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(The Conversation)   How covid has changed the way we give birth. Well, sorta   (theconversation.com) divider line
    More: Interesting, Childbirth, Pregnancy, Obstetrics, expectant woman, low risk of complications, Infant, positive experience, skills of baby care  
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395 clicks; posted to STEM » on 02 Mar 2021 at 10:21 PM (6 weeks ago)   |   Favorite    |   share:  Share on Twitter share via Email Share on Facebook



23 Comments     (+0 »)
View Voting Results: Smartest and Funniest
 
2021-03-02 10:30:08 PM  
"Midwives play a key role in this"

Really?  I thought midwife was almost extinct as a function.  The term feels "back East" or Continental to me.
 
2021-03-02 10:53:09 PM  
Me: This sounds like an ad for a midwife.

Author: Alison first qualified as a general nurse in 1988 and following several years as a nurse in gynaecology and care of the elderly, moved into Midwifery

In summary, a person selling X is here to tell us how now is a uniquely great time for X. How interesting and unexpected!
 
2021-03-02 11:05:41 PM  

SansNeural: "Midwives play a key role in this"

Really?  I thought midwife was almost extinct as a function.  The term feels "back East" or Continental to me.


I had a nurse-midwife as my primary prenatal caregiver with first kid, eighteen years ago.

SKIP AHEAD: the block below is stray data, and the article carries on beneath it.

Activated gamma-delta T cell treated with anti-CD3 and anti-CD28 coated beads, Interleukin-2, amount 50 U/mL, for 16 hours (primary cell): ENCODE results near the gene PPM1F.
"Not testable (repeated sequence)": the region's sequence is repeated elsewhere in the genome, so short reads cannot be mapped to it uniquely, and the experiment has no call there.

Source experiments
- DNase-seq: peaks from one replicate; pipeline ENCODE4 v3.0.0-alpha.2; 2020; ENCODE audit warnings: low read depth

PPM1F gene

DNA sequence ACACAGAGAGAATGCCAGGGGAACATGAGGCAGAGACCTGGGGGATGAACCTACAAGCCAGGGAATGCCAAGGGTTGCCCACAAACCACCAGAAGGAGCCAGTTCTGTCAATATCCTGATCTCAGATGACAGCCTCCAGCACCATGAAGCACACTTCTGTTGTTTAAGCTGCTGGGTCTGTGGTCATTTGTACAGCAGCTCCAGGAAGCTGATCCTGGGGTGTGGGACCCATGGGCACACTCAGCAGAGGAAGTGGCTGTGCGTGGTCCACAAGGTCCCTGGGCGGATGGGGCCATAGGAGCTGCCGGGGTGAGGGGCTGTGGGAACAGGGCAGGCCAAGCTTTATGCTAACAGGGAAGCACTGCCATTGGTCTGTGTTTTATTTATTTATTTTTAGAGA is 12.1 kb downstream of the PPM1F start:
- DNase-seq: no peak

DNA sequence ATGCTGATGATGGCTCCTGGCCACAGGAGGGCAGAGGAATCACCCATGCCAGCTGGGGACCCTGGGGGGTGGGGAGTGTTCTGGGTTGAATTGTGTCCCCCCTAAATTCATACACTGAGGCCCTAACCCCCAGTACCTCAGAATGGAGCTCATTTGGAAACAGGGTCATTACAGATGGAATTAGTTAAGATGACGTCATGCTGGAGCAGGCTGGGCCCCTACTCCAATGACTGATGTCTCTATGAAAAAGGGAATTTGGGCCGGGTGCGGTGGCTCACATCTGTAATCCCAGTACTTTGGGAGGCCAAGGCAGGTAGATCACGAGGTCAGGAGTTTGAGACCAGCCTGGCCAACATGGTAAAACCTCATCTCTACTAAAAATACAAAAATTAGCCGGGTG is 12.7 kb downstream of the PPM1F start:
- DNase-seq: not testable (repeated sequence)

2021-03-02 11:32:28 PM  
2020 childbirth:

static1.srcdn.comView Full Size
 
2021-03-03 12:12:03 AM  
Are you people 90 or something? I'm 40 and can't think of a single friend or relative who didn't use a midwife. I have a close friend CURRENTLY IN LABOUR who's using a midwife (seriously).
My architecture firm designed a birthing center about 10 years ago, where midwives help deliver children in a non-hospital setting. Which makes sense to me, though I don't have any kids.
 
2021-03-03 1:28:06 AM  
Why would anyone want to give birth out of hospital, without a doctor helping? What if there are complications or something?
 
2021-03-03 2:36:19 AM  
This is largely true in the U.K. with its Byzantine Covid rules which made it legal for your partner, doula, doctor, and midwife have a pint at the pub together but bans you from wearing masks and being together In a birthing room. Completely misguided and counterproductive.
 
2021-03-03 2:56:45 AM  

Grahor: Why would anyone want to give birth out of hospital, without a doctor helping? What if there are complications or something?


My oldest son had the umbilical cord wrapped around his neck. This was never apparent on the ultrasounds so nobody had any idea of the risk. It tightened like a noose in the birth canal. He was a horrifying shade of blue, didn't breathe and was completely limp. I don't think it took them two minutes to have him hooked up to the proper equipment that allowed trained professionals to save his life but it felt like the longest minutes ever. He's a healthy, flourishing kid now. Had we had to wait for an ambulance to come to our house, he'd be in a tiny coffin now and we would be crying at his grave every year instead of having fun birthday parties.

TL;DR: Don't be a dumbass.
 
2021-03-03 8:19:23 AM  

slantsix: Are you people 90 or something? I'm 40 and can't think of a single friend or relative who didn't use a midwife. I have a close friend CURRENTLY IN LABOUR who's using a midwife (seriously).
My architecture firm designed a birthing center about 10 years ago, where midwives help deliver children in a non-hospital setting. Which makes sense to me, though I don't have any kids.


I'm 39 and everyone I know has given birth at a hospital. Using a midwife seems like something you do when there aren't hospitals and modern medicine.